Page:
And left him at the inn to stay.
There entered then this monkey’s head,
The strangest fancy ever bred :
For what does he but straightway go.
To cats and dogs,
To hens and hogs,
To geese and ducks,
And turkey-cocks,
To come and see the mastic show.
” Walk in. Messieurs ; I nothing ask ;
Believe me, ’tis a pleasing task !”
They take their seats ; the lantern’s brought ;
He makes a speech most highly wrought.
Which—as we say in modern lore—
Was welcom’d with a perfect roar.
Encouraged by the warm applause.
The window shutters then he draws,
Into the lantern puts a screen

As he had oft his master seen

” Here you may see,” said he, ” the sun,
His pristine glory just begun ;
And presently the moon you’ll see,
And the first pair’s felicity,
Adam and Eve, and all our race

Behold what beauty ! and what grace !
Was ever anything so fine ?
And here you’ll see a sight divine.”
But how could they behold the sight,
Where all was close and dark as night ?
However much their eyes they strain,
And strive to see, they strive in vain.
” My faith ! ” th’ impatient cat exclaim’d,
” Of all the wonders he has nam’d

Of all the sights he’s dwelt upon,
I have not seen a single one.”
” Neither have I,” the dog replied ;
” I’ve not a single thing descried.”
The turkey something saw, he thought,
But could not tell exactly what.
Yet little this concern’d Jacqueau,
Who rattled on like Cicero.
His style was good and masterly ;
His language choice, and diction free ;
But one thing he’d forgotten quite

Although he work’d his lantern right,
He had not put therein a light !


The original story of the ermine, beaver, and young boar

the ermine, beaver, and young boar,
who had no fortune ‘neath the sun.
But who had hopes of getting one,
Set out the country to explore.
At last, their many trials o’er,
They reach’d a most delightful laud.

Where beauties shone on ev’ry hand,
In wealth of meadows, orchards, woods,
And all the treasures of the floods.
Our pilgrims seeing scenes so fair,
Were in a perfect ecstasy,
As AEneas and his Trojans were,
With their first view of Italy.
But all this happy land, alas !
Lay circled by a black morass.
Where frightful lizards, snakes, and toads
Were wont to make their foul abodes.
Brought to a stop, they take a view,
And ponder what they’re next to do.
The ermine trying with her paw.
Decides at once that she’ll withdraw.
” My friends,” said she, ” take my advice,
This land is not so very nice.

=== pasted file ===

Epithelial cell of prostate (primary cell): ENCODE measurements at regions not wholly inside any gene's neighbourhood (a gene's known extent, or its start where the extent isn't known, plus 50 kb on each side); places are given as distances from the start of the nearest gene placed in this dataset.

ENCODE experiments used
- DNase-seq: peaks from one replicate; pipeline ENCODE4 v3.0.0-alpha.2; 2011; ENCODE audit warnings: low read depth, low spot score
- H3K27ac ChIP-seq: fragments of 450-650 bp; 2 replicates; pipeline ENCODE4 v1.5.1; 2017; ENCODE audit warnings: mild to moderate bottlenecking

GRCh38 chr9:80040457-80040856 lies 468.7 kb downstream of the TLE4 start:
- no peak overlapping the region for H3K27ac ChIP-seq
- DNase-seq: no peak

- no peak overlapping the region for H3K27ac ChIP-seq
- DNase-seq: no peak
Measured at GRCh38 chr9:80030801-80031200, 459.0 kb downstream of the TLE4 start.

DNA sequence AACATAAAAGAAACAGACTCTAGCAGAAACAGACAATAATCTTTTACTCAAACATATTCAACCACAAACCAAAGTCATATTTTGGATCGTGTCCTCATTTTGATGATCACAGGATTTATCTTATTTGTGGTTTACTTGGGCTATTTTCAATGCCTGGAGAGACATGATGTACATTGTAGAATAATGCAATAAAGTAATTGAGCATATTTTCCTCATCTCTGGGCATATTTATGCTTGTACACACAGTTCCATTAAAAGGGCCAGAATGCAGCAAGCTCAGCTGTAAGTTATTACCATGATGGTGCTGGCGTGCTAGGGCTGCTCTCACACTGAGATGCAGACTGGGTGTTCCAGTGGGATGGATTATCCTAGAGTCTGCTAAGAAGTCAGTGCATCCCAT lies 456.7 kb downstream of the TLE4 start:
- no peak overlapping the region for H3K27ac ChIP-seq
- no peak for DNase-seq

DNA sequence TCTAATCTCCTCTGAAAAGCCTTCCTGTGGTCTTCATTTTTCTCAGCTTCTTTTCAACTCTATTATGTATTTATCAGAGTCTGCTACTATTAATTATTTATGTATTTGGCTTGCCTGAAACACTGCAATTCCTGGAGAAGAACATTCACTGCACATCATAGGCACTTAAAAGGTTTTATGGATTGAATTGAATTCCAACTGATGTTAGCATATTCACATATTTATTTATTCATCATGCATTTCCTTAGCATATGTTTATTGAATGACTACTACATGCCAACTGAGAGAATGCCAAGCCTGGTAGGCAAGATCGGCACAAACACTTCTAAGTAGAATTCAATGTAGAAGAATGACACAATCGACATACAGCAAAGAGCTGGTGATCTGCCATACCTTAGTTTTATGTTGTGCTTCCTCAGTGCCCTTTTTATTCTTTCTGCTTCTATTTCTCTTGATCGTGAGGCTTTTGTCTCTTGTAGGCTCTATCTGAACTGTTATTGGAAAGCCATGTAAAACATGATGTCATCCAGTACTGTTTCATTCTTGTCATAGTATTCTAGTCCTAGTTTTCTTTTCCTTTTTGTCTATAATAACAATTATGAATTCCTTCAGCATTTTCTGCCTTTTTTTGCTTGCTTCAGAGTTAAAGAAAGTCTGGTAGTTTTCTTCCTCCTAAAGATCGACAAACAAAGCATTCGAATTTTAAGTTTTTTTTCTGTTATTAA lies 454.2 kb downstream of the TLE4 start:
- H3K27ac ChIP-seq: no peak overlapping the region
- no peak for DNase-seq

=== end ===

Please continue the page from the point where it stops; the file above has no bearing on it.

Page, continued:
To reach it we must cross the slough.
And that my coat would ruin so.
That I should die.
Some other country let us try.”
*’ Have patience, dear,” the beaver said ;
” These things require a little head.
We need not always get a stain.
In coming at the point we’d gain.
As I’m a mason, I can throw,
In fifteen davs o’er this foul slouch
A bridge b}’ which we can pass o’er.
And harmless reach the farther shore.”
” In fifteen days ! ” exclaim’d the boar ;

“The tiling much sooner can be done;
I’ll show you how in less than one.”
Then in he leaps into the slime,
Amidst the lizards, toads, and snakes ;
Most lustily his way he makes.
And flounders over in short time.
Arriv’d upon the other side.
He shook the mud off from his hide,
And then with pompous, proud display.
Back to his friends this scorn he hurl’d :

” If you would prosper in this world,
You must, as I’ve done, push your way.”

Aesop’s – “The Wind and the Sun”

Sorry for the delay. It’s been so hot, I lost track of what day it is. But I really shouldn’t complain after the winter we’ve had.

Aesop’s: The Wind and the Sun

The Wind and the Sun were disputing which was the stronger. Suddenly they saw a traveller coming down the road, and the Sun said: “I see a way to decide our dispute. Whichever of us can cause that traveller to take off his cloak shall be regarded as the stronger. You begin.” So the Sun retired behind a cloud, and the Wind began to blow as hard as it could upon the traveller. But the harder he blew the more closely did the traveller wrap his cloak round him, till at last the Wind had to give up in despair. Then the Sun came out and shone in all his glory upon the traveller, who soon found it too hot to walk with his cloak on.

Kindness effects more than severity.